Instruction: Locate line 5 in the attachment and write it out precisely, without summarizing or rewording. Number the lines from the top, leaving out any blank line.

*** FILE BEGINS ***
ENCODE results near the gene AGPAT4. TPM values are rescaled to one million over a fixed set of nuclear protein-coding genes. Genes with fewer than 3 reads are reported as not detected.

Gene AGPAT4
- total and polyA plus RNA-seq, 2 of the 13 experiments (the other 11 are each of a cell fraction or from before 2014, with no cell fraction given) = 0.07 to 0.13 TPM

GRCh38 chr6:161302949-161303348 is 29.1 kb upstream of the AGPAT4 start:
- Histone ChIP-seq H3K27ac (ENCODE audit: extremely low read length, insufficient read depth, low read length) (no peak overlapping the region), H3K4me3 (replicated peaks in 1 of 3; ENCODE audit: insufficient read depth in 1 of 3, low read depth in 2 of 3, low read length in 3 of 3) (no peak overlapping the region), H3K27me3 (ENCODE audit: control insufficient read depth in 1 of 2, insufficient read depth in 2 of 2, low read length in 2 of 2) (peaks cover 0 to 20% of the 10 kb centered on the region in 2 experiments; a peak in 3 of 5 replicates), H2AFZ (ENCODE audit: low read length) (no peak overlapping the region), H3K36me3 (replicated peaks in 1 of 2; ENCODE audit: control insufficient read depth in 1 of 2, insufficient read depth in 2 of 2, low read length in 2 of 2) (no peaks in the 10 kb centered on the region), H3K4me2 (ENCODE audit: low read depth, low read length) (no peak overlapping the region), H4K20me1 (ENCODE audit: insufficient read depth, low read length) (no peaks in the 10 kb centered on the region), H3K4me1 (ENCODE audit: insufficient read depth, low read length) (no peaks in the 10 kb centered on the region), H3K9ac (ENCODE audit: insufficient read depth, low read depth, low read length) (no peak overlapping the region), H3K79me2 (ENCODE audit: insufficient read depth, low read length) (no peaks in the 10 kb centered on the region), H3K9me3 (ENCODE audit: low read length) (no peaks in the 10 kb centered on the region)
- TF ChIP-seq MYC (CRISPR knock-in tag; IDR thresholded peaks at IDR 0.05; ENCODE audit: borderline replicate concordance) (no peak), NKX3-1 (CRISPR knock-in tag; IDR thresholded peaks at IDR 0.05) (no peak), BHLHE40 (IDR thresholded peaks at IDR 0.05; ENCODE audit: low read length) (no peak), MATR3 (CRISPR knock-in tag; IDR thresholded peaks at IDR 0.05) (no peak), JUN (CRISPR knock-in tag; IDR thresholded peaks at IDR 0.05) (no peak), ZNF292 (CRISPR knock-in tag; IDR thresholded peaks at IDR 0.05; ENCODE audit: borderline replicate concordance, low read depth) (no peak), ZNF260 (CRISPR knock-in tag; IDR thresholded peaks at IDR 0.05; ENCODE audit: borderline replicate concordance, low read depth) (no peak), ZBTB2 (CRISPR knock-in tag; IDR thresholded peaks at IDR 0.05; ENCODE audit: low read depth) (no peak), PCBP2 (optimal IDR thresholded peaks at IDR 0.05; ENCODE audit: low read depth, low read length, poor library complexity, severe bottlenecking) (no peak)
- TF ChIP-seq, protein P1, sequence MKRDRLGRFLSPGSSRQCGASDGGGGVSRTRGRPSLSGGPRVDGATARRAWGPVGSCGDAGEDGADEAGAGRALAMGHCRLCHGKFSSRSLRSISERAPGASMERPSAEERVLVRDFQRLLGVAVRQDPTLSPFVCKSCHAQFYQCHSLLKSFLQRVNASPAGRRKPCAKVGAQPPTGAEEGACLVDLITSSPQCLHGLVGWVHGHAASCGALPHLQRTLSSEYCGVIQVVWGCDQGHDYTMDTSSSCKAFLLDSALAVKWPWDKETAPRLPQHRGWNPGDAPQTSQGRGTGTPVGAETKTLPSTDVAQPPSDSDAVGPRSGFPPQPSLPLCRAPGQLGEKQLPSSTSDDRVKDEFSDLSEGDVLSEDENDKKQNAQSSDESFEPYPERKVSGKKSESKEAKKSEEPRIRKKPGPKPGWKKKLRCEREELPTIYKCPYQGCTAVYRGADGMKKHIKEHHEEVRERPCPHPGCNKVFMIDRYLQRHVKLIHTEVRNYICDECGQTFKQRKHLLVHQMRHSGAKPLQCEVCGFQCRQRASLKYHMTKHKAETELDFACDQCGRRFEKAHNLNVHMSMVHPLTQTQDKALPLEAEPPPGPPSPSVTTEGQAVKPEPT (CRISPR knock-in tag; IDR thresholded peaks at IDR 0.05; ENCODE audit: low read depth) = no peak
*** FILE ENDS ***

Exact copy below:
- Histone ChIP-seq H3K27ac (ENCODE audit: extremely low read length, insufficient read depth, low read length) (no peak overlapping the region), H3K4me3 (replicated peaks in 1 of 3; ENCODE audit: insufficient read depth in 1 of 3, low read depth in 2 of 3, low read length in 3 of 3) (no peak overlapping the region), H3K27me3 (ENCODE audit: control insufficient read depth in 1 of 2, insufficient read depth in 2 of 2, low read length in 2 of 2) (peaks cover 0 to 20% of the 10 kb centered on the region in 2 experiments; a peak in 3 of 5 replicates), H2AFZ (ENCODE audit: low read length) (no peak overlapping the region), H3K36me3 (replicated peaks in 1 of 2; ENCODE audit: control insufficient read depth in 1 of 2, insufficient read depth in 2 of 2, low read length in 2 of 2) (no peaks in the 10 kb centered on the region), H3K4me2 (ENCODE audit: low read depth, low read length) (no peak overlapping the region), H4K20me1 (ENCODE audit: insufficient read depth, low read length) (no peaks in the 10 kb centered on the region), H3K4me1 (ENCODE audit: insufficient read depth, low read length) (no peaks in the 10 kb centered on the region), H3K9ac (ENCODE audit: insufficient read depth, low read depth, low read length) (no peak overlapping the region), H3K79me2 (ENCODE audit: insufficient read depth, low read length) (no peaks in the 10 kb centered on the region), H3K9me3 (ENCODE audit: low read length) (no peaks in the 10 kb centered on the region)